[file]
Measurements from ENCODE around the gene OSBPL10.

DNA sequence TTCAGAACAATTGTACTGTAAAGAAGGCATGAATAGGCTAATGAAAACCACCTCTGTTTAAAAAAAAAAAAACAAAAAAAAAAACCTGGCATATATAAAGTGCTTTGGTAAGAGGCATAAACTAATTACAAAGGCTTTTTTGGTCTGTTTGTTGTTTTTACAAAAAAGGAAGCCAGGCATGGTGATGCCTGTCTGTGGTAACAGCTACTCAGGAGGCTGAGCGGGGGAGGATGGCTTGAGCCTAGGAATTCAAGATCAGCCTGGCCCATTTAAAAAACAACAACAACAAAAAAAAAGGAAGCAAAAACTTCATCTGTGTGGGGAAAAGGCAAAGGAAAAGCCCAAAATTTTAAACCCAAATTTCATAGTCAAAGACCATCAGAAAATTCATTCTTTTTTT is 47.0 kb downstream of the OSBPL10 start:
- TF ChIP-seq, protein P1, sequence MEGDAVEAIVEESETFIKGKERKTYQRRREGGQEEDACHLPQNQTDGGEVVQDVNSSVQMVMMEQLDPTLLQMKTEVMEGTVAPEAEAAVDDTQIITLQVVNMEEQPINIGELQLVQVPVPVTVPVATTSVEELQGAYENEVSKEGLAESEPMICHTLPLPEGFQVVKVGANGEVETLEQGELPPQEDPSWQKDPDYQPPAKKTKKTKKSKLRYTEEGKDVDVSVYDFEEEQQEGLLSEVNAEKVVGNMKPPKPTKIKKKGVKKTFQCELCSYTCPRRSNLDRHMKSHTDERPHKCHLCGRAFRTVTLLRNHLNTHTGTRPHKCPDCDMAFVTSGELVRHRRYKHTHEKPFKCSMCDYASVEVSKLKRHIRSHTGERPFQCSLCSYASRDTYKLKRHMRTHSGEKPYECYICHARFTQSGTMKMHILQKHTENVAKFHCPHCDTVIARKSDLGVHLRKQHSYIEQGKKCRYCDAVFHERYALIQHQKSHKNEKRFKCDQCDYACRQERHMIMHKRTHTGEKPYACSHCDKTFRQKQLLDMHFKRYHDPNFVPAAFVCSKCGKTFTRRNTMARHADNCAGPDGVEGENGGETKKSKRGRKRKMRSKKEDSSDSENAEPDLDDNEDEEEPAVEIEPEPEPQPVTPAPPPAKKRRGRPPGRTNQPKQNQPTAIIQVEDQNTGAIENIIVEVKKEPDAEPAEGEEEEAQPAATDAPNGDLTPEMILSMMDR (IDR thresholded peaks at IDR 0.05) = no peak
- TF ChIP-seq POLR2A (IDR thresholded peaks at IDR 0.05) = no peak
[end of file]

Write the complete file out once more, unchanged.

Measurements from ENCODE around the gene OSBPL10.

DNA sequence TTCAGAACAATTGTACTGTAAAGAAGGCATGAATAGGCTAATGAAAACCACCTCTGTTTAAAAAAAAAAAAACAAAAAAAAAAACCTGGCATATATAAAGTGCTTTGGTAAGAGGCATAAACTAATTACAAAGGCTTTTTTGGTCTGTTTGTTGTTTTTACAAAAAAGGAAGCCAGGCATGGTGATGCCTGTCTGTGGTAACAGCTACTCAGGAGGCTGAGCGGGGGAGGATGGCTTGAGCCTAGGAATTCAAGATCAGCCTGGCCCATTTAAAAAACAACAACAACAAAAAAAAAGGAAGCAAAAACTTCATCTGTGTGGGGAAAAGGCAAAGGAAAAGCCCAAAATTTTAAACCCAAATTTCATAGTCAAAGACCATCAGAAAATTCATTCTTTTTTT is 47.0 kb downstream of the OSBPL10 start:
- TF ChIP-seq, protein P1, sequence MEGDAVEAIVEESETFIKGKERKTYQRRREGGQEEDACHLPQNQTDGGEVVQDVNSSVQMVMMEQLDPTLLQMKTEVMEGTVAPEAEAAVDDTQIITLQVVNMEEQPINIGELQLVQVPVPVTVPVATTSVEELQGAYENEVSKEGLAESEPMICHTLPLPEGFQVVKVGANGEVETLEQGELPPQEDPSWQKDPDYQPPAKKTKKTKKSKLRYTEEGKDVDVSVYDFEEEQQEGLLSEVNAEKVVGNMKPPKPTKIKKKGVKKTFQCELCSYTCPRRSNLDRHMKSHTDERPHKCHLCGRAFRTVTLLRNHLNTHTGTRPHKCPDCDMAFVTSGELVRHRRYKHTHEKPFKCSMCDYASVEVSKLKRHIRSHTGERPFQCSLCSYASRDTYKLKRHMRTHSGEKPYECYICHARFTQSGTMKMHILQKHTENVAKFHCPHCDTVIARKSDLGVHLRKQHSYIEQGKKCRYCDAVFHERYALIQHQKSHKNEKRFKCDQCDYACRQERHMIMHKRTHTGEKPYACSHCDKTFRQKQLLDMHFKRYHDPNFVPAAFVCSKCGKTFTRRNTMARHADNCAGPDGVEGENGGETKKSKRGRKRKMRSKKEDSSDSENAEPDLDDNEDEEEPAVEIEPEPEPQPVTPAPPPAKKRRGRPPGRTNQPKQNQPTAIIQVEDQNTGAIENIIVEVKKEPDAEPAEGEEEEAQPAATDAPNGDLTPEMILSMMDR (IDR thresholded peaks at IDR 0.05) = no peak
- TF ChIP-seq POLR2A (IDR thresholded peaks at IDR 0.05) = no peak